Belfast Telegraph

Saturday 1 November 2014

Warning over new legal high

A new legal high has moved in to take the place of mephedrone which was outlawed last year.

UUP MLA Leslie Cree has raised concerns surrounding the new drug A3A.

Websites peddling the white powder state the drug is ‘not for human consumption’ yet also state ‘this drug is new to legal highs’. Like mephedrone, A3A has not been clinically tested so the effects of the drug can only be sought from users.

They warn it causes anxiety, tiredness but an inability to sleep, sometimes for up to five days, blurred vision, loss of appetite and loss of cognitive functions.

Mr Cree, who is also a member of the Policing Board said he wanted to warn the young people in north Down as well as Northern Ireland in general about the dangers of A3A.

“It is much more potent than a number of other drugs such as mephedrone and brings with it a range of serious side effects including heart palpitations, panic attacks, inability to sleep for days and in the worst cases psychosis.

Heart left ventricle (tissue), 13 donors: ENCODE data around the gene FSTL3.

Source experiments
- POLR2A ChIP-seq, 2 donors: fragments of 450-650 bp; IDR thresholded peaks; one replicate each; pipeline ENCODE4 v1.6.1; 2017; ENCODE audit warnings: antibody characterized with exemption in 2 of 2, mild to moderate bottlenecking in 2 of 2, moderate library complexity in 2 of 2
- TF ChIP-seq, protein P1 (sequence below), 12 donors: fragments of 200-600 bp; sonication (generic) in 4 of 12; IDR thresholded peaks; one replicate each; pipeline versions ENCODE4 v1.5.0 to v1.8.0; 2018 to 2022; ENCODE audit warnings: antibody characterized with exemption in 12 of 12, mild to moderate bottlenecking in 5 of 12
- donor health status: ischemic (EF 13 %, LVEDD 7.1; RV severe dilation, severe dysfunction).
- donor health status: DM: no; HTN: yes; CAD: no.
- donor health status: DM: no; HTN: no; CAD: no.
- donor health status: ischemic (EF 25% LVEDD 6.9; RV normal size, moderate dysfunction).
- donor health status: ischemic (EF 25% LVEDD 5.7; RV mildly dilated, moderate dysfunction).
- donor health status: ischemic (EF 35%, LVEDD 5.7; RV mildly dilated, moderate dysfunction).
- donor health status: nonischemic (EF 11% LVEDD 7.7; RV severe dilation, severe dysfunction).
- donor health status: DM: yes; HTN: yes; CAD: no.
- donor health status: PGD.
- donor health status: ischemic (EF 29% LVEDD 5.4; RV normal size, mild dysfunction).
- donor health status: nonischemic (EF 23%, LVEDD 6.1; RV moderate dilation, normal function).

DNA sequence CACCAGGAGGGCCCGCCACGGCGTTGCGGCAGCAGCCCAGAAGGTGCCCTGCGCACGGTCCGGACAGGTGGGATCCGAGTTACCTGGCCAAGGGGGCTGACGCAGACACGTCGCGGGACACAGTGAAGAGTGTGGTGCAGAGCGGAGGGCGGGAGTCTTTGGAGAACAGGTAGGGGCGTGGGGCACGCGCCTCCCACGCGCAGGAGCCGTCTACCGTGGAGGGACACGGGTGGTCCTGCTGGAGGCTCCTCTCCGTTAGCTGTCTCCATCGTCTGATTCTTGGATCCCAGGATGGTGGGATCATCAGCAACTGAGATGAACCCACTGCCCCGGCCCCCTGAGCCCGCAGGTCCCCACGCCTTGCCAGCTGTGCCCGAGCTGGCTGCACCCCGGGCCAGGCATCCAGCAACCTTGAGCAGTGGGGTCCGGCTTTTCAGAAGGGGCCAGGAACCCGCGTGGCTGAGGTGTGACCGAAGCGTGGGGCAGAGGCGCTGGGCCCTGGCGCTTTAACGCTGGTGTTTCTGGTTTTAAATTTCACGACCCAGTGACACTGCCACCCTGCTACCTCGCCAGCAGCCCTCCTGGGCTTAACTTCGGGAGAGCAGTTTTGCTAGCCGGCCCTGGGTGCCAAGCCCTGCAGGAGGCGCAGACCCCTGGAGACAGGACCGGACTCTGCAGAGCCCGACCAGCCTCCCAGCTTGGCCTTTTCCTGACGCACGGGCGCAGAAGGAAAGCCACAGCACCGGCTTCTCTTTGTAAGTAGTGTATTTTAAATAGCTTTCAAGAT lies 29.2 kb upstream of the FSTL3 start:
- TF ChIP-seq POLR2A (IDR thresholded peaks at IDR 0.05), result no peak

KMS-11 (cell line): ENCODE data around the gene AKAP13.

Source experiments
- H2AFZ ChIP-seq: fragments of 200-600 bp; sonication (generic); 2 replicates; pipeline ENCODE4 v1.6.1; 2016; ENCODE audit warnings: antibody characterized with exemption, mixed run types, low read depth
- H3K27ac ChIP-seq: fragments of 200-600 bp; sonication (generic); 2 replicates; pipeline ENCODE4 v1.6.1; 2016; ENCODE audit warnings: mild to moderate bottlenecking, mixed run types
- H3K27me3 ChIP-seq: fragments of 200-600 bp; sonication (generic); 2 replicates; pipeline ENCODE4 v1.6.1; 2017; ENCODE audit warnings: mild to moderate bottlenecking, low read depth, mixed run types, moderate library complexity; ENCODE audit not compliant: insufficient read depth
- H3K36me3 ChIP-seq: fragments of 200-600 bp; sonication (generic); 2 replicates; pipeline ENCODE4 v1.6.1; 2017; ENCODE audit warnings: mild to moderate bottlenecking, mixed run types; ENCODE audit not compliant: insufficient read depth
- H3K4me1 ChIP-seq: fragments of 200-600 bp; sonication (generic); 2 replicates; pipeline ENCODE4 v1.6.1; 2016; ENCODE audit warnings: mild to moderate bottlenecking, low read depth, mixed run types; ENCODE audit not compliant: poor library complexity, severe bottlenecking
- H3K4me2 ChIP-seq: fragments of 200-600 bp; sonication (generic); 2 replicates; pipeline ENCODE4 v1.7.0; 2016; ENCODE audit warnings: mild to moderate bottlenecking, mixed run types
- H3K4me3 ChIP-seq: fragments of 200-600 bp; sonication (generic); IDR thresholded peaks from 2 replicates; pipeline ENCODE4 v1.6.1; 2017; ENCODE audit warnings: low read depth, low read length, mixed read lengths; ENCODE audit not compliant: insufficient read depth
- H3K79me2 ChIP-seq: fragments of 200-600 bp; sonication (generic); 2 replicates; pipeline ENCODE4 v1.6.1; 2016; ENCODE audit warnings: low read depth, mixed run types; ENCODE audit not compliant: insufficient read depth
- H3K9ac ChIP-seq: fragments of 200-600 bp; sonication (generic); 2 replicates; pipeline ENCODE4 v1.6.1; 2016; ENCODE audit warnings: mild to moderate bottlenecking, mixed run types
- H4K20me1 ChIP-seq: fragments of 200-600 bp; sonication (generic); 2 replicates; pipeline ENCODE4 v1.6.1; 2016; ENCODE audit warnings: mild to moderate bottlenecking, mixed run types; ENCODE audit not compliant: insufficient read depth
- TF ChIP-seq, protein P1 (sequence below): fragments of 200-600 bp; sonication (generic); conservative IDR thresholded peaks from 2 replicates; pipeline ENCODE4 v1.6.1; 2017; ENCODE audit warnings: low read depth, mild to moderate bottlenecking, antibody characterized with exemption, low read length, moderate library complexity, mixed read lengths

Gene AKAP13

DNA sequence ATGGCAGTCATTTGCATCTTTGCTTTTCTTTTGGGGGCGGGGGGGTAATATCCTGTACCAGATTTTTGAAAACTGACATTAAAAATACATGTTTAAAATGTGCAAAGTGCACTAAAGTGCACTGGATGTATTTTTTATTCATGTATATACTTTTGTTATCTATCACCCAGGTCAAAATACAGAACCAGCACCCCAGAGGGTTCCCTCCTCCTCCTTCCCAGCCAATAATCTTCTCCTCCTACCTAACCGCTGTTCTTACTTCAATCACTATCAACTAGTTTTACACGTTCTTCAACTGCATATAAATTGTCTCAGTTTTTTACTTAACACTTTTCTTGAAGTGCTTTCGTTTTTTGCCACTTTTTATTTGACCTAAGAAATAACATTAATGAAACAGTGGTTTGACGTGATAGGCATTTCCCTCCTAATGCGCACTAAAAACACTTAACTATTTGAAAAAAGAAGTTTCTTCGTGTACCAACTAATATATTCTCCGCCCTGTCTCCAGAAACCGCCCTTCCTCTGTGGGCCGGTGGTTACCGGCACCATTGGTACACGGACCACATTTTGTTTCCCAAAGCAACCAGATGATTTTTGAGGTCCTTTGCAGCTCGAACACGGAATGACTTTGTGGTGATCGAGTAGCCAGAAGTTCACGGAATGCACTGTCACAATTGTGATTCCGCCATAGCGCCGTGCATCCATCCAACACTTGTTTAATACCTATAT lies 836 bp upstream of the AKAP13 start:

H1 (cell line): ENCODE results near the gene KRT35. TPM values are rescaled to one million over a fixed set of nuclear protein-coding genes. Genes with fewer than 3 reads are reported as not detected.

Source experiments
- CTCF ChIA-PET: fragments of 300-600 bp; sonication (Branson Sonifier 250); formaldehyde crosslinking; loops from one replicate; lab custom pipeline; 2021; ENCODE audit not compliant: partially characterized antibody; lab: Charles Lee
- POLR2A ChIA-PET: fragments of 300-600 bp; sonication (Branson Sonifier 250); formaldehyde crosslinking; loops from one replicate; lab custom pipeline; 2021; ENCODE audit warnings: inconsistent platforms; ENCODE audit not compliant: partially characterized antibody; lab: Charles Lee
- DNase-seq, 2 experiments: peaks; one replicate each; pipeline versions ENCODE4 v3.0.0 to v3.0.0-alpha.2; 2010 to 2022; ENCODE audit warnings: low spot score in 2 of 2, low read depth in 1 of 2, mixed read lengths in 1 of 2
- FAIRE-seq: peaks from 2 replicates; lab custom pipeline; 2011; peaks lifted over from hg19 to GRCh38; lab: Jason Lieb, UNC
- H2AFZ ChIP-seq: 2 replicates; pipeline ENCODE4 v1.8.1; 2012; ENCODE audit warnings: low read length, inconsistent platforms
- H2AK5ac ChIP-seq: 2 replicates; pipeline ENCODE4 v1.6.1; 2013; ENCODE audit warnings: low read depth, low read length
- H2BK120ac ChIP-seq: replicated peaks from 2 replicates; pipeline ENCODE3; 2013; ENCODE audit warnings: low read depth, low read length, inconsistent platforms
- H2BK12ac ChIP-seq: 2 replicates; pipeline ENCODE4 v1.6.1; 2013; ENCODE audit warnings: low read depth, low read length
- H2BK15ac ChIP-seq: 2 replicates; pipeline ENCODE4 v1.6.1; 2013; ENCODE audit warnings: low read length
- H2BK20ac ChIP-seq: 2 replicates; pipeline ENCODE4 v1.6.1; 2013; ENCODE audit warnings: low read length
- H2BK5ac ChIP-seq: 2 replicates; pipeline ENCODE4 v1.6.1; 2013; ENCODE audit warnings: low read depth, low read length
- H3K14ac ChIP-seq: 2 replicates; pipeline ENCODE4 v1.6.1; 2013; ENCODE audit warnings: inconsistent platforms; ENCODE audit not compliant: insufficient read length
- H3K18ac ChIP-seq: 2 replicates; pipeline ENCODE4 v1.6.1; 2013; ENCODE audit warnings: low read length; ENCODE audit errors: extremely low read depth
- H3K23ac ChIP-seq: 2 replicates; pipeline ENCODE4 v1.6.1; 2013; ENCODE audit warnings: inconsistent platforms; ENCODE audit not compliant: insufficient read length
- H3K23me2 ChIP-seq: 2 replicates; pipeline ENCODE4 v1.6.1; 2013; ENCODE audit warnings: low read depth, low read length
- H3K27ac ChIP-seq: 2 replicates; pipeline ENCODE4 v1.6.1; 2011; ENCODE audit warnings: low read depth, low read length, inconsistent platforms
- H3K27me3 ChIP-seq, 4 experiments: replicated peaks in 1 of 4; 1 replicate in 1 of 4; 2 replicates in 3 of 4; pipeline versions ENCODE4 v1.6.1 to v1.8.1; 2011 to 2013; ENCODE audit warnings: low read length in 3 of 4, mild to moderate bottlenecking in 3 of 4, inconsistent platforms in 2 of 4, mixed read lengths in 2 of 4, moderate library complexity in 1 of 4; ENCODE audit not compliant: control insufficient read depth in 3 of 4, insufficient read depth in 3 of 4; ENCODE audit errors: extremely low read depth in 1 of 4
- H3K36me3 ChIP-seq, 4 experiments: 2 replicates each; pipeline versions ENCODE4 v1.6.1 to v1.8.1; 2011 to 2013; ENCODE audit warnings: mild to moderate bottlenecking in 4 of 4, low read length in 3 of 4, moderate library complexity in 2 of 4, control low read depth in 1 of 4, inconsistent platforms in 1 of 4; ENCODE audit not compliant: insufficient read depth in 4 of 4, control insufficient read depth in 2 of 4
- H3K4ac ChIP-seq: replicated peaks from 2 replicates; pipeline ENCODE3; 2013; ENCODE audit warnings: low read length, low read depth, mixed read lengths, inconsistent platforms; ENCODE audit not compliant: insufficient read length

“I am particularly concerned that this drug will be used as a substitute to mephedrone which was hugely popular for a period of time last year.

“The issue of ‘legal’ highs is a serious one with more and more of these drugs flooding the market each year. It is important to make the distinction between legal and safe as A3A could certainly not be described as the latter. The fact that they are so readily available is worrying and this is certainly the case with A3A which can be bought over the internet.

“It is also impossible to know for sure what ingredients are used in these drugs and it is not uncommon that toxic substances are present.

“I would urge young people to be aware of the dreadful harm associated with this new drug and also advise parents to be particularly vigilant against it. I know that the PSNI are well aware of the dangers of these ‘legal’ drugs and they will be working, alongside a number of agencies, to educate the public about the harm they can cause,” he added.

A PSNI spokesperson said: “If it’s legal there is really very little we can say about it.”

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